In today’s Wall Street Journal “Sightings” columns I pay tribute to one of the most interesting magazines of the Thirties. Here’s an excerpt.
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Of all the American general-interest magazines that came and (mostly) went in the 20th century, surely the most enduringly significant is the New Yorker, launched by Harold Ross in 1925 and published to this day in a format that would be easily recognizable to its charter subscribers. Only Reader’s Digest and Time have had longer runs, and both are now well past the peak of their once-formidable influence. Not so the New Yorker, which is as central to the cultural conversation today as it was when Ross and William Shawn, his successor, called its editorial tune.
The New Yorker has been around so long that it is surprising how few imitators it has spawned. Moreover, none of them were commercially successful, and only one is still known, if only to literary connoisseurs: Night and Day, a weekly that sought to transplant the sophisticated style and design of the New Yorker to England between the wars. While it was published for only a short time, putting out its inaugural issue in July of 1937 and shutting down six months later, Night and Day made a impression that has yet to fade. It pops up, for instance, in “Dancing to the Music of Time,” Hilary Spurling’s new biography of the novelist Anthony Powell, a regular contributor to Night and Day, who had previously recalled its “undoubted freshness and style” in “To Keep the Ball Rolling,” his 1983 memoir.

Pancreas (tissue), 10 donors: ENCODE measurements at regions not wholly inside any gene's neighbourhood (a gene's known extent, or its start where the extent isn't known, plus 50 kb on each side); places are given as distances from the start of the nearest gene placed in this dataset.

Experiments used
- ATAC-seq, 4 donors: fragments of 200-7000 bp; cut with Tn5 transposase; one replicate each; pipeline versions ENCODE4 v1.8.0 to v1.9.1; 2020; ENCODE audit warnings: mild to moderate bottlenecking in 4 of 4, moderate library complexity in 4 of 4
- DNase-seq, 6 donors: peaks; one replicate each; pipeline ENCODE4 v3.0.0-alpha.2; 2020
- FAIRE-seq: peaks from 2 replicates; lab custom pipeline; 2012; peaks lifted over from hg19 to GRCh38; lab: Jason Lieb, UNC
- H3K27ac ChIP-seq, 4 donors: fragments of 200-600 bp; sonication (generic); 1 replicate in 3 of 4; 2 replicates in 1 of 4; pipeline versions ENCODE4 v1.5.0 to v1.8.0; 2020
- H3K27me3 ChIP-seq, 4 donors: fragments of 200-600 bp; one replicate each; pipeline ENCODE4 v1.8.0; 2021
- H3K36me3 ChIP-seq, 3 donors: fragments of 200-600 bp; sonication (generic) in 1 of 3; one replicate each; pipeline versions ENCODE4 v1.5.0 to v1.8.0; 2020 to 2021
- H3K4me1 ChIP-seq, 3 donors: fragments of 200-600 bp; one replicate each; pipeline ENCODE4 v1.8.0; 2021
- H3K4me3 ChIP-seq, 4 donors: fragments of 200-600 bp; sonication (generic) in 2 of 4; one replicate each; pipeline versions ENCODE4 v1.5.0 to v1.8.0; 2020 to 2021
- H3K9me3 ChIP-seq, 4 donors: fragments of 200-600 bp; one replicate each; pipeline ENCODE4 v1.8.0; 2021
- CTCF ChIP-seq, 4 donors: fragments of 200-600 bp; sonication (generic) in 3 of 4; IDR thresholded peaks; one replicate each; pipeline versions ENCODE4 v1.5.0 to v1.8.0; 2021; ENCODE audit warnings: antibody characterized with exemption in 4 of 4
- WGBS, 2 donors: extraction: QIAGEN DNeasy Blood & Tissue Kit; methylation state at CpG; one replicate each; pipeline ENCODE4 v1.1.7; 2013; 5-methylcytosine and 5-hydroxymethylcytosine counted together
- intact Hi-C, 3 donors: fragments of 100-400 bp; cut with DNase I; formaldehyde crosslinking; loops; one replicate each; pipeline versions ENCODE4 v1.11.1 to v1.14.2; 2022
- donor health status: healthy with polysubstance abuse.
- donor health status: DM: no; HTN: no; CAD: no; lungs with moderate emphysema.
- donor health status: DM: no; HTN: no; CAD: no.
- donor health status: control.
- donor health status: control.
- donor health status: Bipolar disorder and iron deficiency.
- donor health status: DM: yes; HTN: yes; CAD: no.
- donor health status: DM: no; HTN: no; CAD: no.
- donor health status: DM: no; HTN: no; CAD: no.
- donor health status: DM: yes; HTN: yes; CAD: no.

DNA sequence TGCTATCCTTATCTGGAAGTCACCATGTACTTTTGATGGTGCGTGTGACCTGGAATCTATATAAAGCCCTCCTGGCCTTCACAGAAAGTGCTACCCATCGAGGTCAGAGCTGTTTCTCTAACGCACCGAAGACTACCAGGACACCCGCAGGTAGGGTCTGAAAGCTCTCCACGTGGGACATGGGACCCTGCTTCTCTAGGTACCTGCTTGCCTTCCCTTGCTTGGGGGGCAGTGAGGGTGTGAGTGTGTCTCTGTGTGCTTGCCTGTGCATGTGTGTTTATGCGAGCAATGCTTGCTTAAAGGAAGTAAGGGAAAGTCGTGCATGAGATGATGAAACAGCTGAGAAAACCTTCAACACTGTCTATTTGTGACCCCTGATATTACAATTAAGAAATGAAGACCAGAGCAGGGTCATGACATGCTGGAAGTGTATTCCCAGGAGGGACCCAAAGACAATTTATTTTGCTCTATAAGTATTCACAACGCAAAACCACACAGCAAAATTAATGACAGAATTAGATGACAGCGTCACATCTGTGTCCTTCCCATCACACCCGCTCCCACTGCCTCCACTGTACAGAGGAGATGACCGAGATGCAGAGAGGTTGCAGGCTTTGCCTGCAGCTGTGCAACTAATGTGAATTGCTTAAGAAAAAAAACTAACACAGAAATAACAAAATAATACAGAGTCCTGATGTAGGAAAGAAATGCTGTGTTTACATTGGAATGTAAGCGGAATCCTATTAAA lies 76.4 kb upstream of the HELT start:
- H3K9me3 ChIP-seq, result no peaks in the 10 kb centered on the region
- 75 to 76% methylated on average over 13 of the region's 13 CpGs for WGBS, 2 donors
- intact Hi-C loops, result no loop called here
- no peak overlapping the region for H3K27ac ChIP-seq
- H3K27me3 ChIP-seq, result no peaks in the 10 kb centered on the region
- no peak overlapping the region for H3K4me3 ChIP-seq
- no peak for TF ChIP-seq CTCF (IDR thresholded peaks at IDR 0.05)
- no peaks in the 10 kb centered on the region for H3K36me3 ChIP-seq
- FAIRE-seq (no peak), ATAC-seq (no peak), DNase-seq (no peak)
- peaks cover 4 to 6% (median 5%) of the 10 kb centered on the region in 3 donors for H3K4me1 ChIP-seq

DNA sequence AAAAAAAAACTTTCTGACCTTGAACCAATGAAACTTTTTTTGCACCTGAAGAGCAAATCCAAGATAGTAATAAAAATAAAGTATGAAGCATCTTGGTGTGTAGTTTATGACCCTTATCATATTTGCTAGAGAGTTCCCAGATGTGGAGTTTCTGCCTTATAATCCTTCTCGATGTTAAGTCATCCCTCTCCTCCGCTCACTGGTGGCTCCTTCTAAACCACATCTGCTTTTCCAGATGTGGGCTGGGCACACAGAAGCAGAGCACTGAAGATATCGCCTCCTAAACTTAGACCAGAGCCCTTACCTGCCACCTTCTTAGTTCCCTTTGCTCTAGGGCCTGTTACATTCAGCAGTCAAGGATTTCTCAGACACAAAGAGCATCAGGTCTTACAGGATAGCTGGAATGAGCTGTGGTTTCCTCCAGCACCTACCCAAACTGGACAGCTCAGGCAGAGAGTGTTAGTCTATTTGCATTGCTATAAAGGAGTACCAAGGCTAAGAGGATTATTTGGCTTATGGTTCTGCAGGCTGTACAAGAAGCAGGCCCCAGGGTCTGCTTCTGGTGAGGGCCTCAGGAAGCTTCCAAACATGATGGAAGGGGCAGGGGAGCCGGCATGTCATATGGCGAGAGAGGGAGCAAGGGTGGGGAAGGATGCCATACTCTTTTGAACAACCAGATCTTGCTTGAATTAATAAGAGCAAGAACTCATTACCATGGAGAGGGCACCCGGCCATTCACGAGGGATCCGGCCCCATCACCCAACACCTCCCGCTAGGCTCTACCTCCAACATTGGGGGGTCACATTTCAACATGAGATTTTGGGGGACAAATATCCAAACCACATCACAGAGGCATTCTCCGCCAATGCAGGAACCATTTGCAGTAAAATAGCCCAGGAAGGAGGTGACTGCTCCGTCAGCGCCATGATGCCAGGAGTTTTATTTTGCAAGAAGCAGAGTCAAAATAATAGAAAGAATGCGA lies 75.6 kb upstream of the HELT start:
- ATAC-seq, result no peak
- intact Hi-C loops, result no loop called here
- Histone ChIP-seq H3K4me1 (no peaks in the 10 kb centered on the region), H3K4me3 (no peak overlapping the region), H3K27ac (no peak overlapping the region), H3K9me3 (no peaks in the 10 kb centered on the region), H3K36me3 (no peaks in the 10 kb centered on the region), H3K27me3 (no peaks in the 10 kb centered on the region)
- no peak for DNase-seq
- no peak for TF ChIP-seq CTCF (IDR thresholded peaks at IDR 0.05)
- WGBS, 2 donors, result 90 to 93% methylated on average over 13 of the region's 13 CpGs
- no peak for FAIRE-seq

Two years after that, Christopher Hawtree published a lively coffee-table anthology called “Night and Day” whose star-studded index shows why the magazine is so well remembered. (The book is out of print, but used copies are fairly easy to find.) In addition to Powell, the regular contributors included, among others, Evelyn Waugh, who reviewed books; Graham Greene, the co-editor, who doubled as film critic; and John Betjeman, Elizabeth Bowen, Alistair Cooke, Christopher Isherwood, Constant Lambert, Malcolm Muggeridge and Herbert Read. All were mainly out to amuse, though Night and Day was not above publishing more serious fare. For the most part, however, it was, like the New Yorker in the ’20s and ’30s, a chiefly comic magazine. Therein lay its appeal: At a time when England was looking nervously at the totalitarian monsters who were swallowing up Europe, Night and Day gave its subscribers something to smile about….
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Read the whole thing here.